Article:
IVR is an easily accessible technology. Take for example the United States where 95% of the households own phones (Thompson et.al 2008). With IVR, applicants can initiate the interview at any time. The applicants or potential employees can initiate an interview by simply making a phone call to a toll-free phone number and be automatically interviewed without any intervention from the operator (Thompson et.al 2008). IVR or rather automated telephone interviewing can help in eliminating interview biases (Thompson al 2008). It is highly cost effective in screening the candidate pool.
Disadvantages Of Using IVR
While IVR is increasingly being used by many businesses to cut on the costs and give a better experience, it is not without its shortcomings. One of the greatest challenges to using IVR systems in recruitment and selection of employees is that the users find it hard to follow telephone menus and lengthy instructions (Thompson et.al 2008). Also, IVR screening is considered lower in terms of treatment and openness as well as in reconsideration opportunities than the conventional face to face interviewing (Thompson al 2008)..
C. Teleconferencing and Video Conferencing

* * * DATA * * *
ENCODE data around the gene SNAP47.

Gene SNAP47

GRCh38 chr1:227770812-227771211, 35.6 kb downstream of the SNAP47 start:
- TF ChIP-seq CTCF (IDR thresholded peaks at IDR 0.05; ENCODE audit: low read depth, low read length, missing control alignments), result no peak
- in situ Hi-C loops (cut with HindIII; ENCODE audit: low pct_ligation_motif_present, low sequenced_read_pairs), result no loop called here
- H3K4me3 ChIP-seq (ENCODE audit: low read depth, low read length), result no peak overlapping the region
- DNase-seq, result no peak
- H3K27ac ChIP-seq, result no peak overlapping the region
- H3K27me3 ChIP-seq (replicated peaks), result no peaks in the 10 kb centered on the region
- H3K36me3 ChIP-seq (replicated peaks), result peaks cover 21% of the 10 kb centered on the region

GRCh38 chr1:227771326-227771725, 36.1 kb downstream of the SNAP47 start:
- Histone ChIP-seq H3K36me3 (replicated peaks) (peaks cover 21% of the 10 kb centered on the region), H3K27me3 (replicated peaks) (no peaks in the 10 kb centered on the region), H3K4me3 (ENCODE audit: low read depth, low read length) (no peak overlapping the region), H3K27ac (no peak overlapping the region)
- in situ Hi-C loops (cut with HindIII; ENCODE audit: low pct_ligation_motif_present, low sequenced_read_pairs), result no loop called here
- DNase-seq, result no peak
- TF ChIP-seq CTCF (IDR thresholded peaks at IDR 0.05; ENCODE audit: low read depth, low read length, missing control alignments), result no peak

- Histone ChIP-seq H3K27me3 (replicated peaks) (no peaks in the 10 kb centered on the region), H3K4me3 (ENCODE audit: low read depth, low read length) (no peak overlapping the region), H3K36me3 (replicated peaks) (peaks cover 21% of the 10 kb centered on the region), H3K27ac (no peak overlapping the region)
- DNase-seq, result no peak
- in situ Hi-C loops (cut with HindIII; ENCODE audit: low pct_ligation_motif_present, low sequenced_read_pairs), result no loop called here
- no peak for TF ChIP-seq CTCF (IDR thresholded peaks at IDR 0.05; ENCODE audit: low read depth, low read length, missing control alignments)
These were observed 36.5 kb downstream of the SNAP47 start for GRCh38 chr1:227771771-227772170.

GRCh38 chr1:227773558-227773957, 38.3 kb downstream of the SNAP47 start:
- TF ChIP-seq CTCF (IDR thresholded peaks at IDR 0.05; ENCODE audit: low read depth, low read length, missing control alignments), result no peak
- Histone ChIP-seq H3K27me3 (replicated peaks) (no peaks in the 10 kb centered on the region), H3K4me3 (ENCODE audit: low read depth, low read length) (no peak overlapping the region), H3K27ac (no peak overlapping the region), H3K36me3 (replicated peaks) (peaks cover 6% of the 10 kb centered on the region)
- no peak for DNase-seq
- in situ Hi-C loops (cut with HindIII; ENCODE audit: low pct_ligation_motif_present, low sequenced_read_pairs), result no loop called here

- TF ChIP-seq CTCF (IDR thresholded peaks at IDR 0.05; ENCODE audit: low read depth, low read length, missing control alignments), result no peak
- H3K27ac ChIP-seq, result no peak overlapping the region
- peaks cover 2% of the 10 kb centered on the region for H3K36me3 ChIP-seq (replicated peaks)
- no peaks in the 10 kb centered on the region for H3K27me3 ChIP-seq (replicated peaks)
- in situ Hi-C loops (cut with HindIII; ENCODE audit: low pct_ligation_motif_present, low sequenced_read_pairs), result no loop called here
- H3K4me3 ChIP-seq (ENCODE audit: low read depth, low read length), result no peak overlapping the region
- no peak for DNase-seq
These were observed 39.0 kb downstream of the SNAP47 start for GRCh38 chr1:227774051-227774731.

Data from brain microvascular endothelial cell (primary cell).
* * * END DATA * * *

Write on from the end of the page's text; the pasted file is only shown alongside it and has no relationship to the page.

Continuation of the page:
There is also the use of telephone and video conferencing. Teleconferencing involves setting up of a conference telephone call between the selection committee and potential candidates (Gilliland 1993). Job interviews by teleconferencing are common where the applicant and the selection committee are located in geographically sparse regions. Video conferencing, on the other hand, involves the combination of both the audio and video transmissions, hence allowing for communication to take place by a way of an audio visual link (AVL) (Gilliland 1993). With video conferencing, both the applicant and selection committee members are able to share their views and at the same time see each other on the screen.
Benefits Of Video Conferencing
Despite reducing the in-person meetings, video teleconferencing as well offer the advantages of face to face communication (Gilliland 1993).
There is also significant cost reduction for both the applicant and the employer as there is no need of travelling and associated costs of lodging and meals (Gilliland 1993).
There is also the added environmental benefit as a reduction in traveling implies a reduction in greenhouse gas emissions (Gilliland 1993).
Further, upon placement this technology allows for the continued collaboration with the team members from remote locations (Gilliland 1993).
Challenges of Video Conferencing
Similar to other technological innovations, video conferencing is not without its shortcomings. There might be a difference in time zones when conferencing in remote geographical locations (Gilliland 1993). Also, some of the human ways to communicating may not translate well with video conferencing (Gilliland 1993). For example, eye contact may not be easily delivered through a webcam, unlike in the conventional face-to-face interviewing where one can easily make eye contact and judge whether the interviewee is paying due attention. Last but not least, we explore on how computer based testing has impacted on recruitment and selection process.